> Arthur Sullivan - The Golden Legend [PS]: Classical CD Reviews- June2002 MusicWeb(UK)

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The Golden Legend

Janice Watson, Jean Rigby, Mark Jeffrey Black, Jonathan Brown
London Chorus
New London Orchestra cond. Ronald Corp
Rec 2001
HYPERION CDA 67280 (2 CDs for price of one)


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It seems incredible that we have had to wait until 2001 for a recording of The Golden Legend. Composed by Sullivan for the Leeds Festival of 1886, it was immediately acclaimed and remained popular with choral societies throughout the country for perhaps 30 years. It was, for example, programmed by Doncaster Musical Society late in 1914. Thereafter its neglect was total – though in the past two decades a handful of revivals have taken place, notably a memorable centenary performance under Sir Charles Mackerras at Leeds in 1986.

It does not deserve oblivion. The role of the chorus, whose writing often displays Sullivan’s preoccupation with hymns and hymnlike melody, is (dramatic in form and indeed in musical language. Of poorer quality are "O Gladsome Light", which long enjoyed a separate existence as an anthem, and the rather conventional Epilogue.

The London Chorus, under Ronald Corp, surely one of the finest choral conductors of the present day, respond admirably with excellently balances and well focused singing. The soloists, too, contribute mightily. As Prince Henry, Mark Wilde is serenely, often ardently, lyrical, not least in his Scene 3 solo "It is the Sea". Lucifer, villain though he naturally is, is no melodramatic role and the Australian Jeffrey Black’s sturdy baritone makes a plausible case for him. Jean Rigby’s warm mezzo makes much of Ursula’s admittedly conventional part. The tenor Jonathan Brown does well with the bit part of the Forester.

But The Legend, vocally at least, perhaps stands or falls by its heroine, Elsie, and the admirable Janice Watson, pure of voice yet not lacking in emotion, makes sure that this one does indeed stand. This is clearest in the surpassingly beautiful "The Night is Calm" which ends Scene 3. That said, and moving though it is, this does not quite efface the memory of the famous 1920s recording by the great Australian soprano Florence Austral.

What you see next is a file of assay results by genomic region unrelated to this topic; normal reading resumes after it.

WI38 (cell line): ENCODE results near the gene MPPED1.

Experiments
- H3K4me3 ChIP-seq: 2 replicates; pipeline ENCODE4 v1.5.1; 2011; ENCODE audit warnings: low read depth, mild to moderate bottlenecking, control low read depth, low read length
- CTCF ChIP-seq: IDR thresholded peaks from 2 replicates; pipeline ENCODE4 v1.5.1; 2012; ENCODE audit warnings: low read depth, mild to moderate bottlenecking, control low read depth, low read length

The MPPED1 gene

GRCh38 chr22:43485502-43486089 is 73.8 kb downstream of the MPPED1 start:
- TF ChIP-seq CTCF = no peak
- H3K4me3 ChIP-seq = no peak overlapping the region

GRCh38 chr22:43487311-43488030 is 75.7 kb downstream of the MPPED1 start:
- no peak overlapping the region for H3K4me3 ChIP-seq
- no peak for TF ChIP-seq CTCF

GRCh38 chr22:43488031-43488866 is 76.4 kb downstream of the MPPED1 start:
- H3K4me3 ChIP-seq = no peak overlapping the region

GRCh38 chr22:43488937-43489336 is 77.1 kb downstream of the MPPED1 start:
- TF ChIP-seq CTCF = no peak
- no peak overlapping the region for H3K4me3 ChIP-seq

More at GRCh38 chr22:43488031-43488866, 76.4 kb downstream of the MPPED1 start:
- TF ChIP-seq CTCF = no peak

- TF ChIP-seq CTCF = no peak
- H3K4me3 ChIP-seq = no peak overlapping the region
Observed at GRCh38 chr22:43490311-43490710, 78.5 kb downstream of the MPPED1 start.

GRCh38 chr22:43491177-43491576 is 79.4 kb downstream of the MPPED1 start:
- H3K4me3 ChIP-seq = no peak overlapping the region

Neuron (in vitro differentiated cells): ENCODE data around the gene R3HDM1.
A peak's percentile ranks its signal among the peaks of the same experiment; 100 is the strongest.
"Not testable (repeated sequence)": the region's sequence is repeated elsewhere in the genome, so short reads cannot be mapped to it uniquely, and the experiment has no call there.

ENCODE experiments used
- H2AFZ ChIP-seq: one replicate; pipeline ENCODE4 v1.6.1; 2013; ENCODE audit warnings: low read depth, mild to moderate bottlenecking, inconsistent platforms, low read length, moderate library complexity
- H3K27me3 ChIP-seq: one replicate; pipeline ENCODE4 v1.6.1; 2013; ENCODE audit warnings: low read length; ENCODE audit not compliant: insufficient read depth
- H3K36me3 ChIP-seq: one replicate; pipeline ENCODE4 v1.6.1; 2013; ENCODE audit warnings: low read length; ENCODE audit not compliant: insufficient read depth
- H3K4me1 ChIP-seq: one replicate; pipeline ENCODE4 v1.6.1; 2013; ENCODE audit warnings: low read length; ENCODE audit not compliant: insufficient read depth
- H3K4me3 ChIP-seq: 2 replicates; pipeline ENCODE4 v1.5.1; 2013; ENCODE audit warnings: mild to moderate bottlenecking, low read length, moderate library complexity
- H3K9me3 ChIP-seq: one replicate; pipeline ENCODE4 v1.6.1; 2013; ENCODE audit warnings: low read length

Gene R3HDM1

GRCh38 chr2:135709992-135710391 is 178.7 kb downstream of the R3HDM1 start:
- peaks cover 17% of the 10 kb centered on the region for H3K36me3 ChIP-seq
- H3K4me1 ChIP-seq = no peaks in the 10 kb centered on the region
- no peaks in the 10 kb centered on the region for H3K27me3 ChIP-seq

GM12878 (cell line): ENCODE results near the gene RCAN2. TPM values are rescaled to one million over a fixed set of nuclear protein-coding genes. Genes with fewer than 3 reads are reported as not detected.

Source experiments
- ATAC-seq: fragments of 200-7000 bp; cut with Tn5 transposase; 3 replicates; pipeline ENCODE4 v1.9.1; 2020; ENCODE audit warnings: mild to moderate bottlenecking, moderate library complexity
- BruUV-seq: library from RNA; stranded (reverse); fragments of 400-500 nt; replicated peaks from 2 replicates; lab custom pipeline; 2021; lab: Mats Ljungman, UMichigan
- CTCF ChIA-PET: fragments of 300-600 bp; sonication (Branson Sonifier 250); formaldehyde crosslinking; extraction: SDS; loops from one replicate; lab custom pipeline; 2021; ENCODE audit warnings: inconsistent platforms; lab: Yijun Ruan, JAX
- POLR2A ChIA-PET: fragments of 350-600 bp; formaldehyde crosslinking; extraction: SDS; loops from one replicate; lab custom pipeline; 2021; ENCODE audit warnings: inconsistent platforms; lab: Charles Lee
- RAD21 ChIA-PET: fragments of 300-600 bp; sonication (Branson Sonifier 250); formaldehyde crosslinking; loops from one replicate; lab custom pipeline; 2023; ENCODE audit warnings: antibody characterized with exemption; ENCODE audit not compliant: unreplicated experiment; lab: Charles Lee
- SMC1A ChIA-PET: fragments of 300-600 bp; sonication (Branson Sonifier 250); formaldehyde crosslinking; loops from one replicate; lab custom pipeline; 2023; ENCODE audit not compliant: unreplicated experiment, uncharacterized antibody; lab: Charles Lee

Sullivan – and this is apparent even in G&S, - is one British music’s greatest orchestrators. This recording confirms my impression from hearing The Legend in 1986. It is the work's instrumental writing which brings it to the margin of greatness. The New London Orchestra revel in its felicities.

The Gold Legend has its moments of sentimentality, no doubt, though perhaps these are owed to Longfellow rather than to Sullivan. Its dramatic episodes confirm for me (and I yield to no one in my admiration for Parry) that here is the essential link between Elijah and The Dream of Gerontius. Elgar, incidentally, thought highly of Sullivan.

We should be grateful to Hyperion, Ronald Corp et al for enabling us to judge its significance for ourselves. This is an important release, which I recommend to everyone. The recording is, by the way, excellent and the information booklet prints the text.

Philip Scowcroft

See also reviews by Raymond Walker, and Chris Webber

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